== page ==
Home > USA > Chairman Nunes Plows Ahead With Unmasking Investigation

Chairman Nunes Plows Ahead With Unmasking Investigation

Debra Heine

Information is beginning to trickle in to the House Intelligence Committee regarding the three Obama officials who made unmasking requests of Americans involved with the Trump campaign, The Weekly Standard reported Tuesday.

Late last month, the committee issued seven subpoenas as part of its investigation into Russian interference in the 2016 election and Team Obama’s potentially illegal surveillance of Americans.

Chairman of the House Intelligence Committee Devin Nunes sent three of those subpoenas to the CIA, FBI, and NSA, asking for details about any unmasking requests made by former national security adviser Susan Rice, former U.N. ambassador Samantha Power, and former CIA director John Brennan in 2016 and January 2017.

Unmasking is the process of revealing the identities of Americans in intelligence reports whose communications have been “incidentally” intercepted during foreign intelligence collection operations. There are strict rules in place to prevent intelligence officials from abusing the system, but in certain rare situations they are allowed to unmask an American’s identity. The Obama administration’s unmasking requests sky-rocketed during the 2016 presidential election.

Nunes recused himself from the Russia probe back in March, but the unmasking investigation is considered to be separate from the Russia probe.

A spokesman for Nunes told The Weekly Standard: “We have received information in response to the subpoenas and we’re expecting to receive further information.”

Nunes and other Republicans on the panel have expressed concern about politically motivated surveillance abuses and leaks, especially as they relate to the Trump administration. The California congressman said in early June that requests to reveal Americans’ identities under the Obama administration “became excessive.”

“Clearly this is just further escalation in the concern we have of the unmaskings of Americans by the senior leaders of the Obama administration,” Nunes said. “Americans that didn’t know about it, and, of course, potentially Trump transition officials.”

Rice denied making improper unmasking requests in April. She said that it was “not uncommon” for her and others to request unmaskings when necessary.

“The allegation is that somehow, Obama administration officials utilized intelligence for political purposes,” Rice said. “That is absolutely false.”

Responses to committee requests for unmasking information has “varied,” New York congressman Pete King, a member of the panel, told TWS.

“It sort-of varies,” he said. “Some cooperative, some not.”

Nunes suggested the potential for surveillance abuses in March, when he claimed that Trump transition team members had been unmasked and details about them, “with little or no apparent foreign intelligence value,” had been disseminated in intelligence reports. That surveillance was not related to Russia, he said.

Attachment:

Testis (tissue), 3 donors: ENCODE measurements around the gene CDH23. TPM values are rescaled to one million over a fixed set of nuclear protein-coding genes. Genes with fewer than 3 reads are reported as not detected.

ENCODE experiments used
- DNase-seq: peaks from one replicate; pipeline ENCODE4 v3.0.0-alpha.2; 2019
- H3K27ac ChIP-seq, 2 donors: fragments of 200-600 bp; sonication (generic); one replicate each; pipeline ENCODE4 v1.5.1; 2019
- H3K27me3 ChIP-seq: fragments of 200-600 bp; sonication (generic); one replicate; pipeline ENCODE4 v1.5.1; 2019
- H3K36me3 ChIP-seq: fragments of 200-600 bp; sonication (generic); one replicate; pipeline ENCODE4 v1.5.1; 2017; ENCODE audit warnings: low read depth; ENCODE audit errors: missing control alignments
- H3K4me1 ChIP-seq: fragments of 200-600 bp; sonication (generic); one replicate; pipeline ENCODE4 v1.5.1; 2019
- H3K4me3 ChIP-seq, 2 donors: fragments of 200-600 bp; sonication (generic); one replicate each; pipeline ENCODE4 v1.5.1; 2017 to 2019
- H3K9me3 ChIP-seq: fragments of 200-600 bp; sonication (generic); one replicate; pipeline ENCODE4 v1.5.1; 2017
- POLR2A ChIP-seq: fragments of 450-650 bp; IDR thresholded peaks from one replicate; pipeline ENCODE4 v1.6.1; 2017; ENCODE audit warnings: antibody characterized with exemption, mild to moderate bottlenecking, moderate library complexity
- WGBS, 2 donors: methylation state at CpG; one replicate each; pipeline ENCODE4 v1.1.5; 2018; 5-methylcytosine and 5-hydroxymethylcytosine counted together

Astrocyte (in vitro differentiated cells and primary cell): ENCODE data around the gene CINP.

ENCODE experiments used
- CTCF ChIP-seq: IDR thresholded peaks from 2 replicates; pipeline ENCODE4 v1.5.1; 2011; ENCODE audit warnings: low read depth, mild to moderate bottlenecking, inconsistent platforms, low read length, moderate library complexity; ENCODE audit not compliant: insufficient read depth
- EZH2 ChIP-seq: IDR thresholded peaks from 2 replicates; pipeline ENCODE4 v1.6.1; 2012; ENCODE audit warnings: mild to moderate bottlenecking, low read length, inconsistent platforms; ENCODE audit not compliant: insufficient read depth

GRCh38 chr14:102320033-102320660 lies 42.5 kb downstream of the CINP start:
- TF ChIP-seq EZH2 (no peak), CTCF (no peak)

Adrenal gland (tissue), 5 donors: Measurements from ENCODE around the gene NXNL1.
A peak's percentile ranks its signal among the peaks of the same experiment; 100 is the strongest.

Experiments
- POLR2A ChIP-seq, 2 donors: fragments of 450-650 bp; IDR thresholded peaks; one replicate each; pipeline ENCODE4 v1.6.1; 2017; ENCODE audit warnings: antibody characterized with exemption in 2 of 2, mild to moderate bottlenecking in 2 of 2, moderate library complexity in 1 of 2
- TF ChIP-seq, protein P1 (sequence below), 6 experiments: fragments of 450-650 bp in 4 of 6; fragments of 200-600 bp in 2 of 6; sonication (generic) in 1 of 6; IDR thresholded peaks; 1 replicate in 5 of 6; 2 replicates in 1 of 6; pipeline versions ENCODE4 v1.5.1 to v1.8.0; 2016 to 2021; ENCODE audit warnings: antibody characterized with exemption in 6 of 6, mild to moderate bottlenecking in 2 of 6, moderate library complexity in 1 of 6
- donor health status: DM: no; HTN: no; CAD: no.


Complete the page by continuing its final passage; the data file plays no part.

Those remarks ignited a rush of controversy, including about how the chairman obtained that information. Nunes ultimately stepped aside from the Russia probe.

Texas congressman Mike Conaway, who took over, told reporters last week that Nunes’s unmasking oversight is separate from the Russia investigation.

During a broadcast of the John Batchelor Show earlier this month, Chairman Nunes said that it was “very unusual” for a former ambassador like Samantha Power to unmask names of American citizens “under any circumstances.” Nunes made clear that he and his colleagues would not be requesting the information if they didn’t have “probable cause that there was an abuse of power.”

He also told Batchelor that his investigation into the Obama administration’s possible illegalities was just beginning.

“Oh, this is only the beginning,” he said. “There are many more officials that we have concerns about abusing the intelligence programs.”

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Complicating matters for Nunes, however, is the fact that Obama had Susan Rice’s unmasking materials removed from the NSA and transferred to his presidential library in Chicago.

The NSA informed Judicial Watch of the situation last week in response to their request for records regarding information relating to people “who were identified pursuant to intelligence collection activities.”

Documents from the Obama administration have been transferred to the Barack Obama Presidential Library. You may send your request to the Obama Library. However, you should be aware that under the Presidential Records Act, Presidential records remain closed to the public for five years after an administration has left office.

“Prosecutors, Congress, and the public will want to know when the National Security Council shipped off the records about potential intelligence abuses by the Susan Rice and others in the Obama White House to the memory hole of the Obama Presidential Library,” said Judicial Watch President Tom Fitton. “We are considering our legal options but we hope that the Special Counsel and Congress also consider their options and get these records.”

Fitton told Breitbart News Daily SiriusXM host Alex Marlow that there are ways for President Trump to get around the restrictions. He can request the documents himself, or Special Prosecutor Bob Mueller and/or Congress can issue subpoenas for the documents.

  1. TONYA PARNELL
    June 30, 2017 at 3:12 AM

    POLITICAL THEATRE. THEY WON’T FIND OUT ANYTHING

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